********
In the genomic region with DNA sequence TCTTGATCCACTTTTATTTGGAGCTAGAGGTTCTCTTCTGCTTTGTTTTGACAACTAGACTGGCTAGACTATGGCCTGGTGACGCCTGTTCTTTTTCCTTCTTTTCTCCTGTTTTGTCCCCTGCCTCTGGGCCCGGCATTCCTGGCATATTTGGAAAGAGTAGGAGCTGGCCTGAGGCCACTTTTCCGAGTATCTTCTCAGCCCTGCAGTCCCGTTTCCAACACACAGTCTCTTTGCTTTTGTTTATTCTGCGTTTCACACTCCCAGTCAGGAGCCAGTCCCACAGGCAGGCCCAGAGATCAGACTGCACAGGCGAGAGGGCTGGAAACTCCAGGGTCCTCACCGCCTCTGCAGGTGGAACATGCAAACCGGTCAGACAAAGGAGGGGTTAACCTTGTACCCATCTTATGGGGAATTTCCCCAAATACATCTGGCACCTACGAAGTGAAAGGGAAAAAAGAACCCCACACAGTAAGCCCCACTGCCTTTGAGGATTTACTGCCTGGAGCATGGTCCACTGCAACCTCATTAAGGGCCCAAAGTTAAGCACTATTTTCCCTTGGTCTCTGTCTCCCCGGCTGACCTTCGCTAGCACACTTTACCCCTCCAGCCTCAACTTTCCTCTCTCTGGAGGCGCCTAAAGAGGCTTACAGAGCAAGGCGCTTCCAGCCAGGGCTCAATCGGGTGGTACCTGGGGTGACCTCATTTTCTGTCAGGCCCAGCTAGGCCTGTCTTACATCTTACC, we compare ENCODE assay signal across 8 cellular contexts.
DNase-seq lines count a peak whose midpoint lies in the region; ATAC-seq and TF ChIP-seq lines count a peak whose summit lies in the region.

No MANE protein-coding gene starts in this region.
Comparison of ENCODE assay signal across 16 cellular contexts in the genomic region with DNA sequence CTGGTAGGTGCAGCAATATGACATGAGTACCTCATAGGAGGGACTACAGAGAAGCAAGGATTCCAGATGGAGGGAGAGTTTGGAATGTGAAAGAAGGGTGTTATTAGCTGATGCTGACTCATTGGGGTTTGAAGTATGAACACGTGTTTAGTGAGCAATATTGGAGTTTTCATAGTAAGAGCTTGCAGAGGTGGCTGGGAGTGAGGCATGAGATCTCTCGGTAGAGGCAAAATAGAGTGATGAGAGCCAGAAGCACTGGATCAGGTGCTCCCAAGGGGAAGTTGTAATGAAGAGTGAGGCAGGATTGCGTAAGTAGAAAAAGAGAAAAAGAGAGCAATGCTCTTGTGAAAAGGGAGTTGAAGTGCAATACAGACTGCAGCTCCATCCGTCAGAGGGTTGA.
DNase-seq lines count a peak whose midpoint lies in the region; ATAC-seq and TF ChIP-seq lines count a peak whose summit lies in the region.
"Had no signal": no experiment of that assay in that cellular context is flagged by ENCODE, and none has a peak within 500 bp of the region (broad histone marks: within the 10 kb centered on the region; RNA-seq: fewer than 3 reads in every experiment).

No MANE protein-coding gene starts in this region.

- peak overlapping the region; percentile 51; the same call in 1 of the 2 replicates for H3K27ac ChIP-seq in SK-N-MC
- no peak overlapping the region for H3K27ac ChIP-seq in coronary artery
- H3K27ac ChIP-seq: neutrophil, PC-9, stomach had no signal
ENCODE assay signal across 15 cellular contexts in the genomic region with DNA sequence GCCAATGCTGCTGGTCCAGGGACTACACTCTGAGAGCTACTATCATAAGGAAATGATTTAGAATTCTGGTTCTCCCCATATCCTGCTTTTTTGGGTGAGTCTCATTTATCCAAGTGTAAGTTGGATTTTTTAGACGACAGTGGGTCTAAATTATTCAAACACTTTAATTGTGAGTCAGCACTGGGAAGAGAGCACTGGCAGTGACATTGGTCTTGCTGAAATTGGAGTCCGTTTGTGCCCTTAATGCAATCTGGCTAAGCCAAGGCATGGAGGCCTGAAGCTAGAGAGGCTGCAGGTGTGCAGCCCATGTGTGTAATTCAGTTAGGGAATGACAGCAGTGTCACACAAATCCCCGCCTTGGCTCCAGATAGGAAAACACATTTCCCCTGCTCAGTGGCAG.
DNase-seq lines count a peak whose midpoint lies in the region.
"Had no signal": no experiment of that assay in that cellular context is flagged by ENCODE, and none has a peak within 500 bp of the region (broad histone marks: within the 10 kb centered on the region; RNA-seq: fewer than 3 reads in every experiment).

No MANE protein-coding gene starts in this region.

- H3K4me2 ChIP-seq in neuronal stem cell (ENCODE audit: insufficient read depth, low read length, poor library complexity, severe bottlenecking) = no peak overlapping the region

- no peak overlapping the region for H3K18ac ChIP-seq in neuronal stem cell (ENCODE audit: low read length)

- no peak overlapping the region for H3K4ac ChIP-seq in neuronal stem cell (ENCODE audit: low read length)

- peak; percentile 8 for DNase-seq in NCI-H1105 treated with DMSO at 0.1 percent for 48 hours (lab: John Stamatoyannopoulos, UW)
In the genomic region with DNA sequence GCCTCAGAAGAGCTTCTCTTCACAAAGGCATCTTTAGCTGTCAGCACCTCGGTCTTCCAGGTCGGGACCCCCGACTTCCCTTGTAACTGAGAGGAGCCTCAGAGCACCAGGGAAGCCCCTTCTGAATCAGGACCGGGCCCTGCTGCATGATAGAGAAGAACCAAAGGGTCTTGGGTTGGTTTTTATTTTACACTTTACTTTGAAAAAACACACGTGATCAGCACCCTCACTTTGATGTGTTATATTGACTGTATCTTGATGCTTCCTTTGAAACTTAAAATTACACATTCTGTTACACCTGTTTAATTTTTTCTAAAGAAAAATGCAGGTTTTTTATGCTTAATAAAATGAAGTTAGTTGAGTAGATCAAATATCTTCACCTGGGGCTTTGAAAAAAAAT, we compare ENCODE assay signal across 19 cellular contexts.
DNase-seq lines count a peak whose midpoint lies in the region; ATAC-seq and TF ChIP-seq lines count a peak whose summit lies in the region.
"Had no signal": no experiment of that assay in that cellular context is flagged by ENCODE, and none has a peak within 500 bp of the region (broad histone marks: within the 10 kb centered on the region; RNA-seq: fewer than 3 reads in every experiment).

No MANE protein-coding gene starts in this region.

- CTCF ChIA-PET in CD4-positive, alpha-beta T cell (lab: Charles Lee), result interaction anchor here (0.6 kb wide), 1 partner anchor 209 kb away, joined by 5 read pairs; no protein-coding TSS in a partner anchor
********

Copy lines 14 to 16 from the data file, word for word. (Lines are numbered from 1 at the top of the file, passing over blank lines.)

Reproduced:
No MANE protein-coding gene starts in this region.

- H3K4me2 ChIP-seq in neuronal stem cell (ENCODE audit: insufficient read depth, low read length, poor library complexity, severe bottlenecking) = no peak overlapping the region

- no peak overlapping the region for H3K18ac ChIP-seq in neuronal stem cell (ENCODE audit: low read length)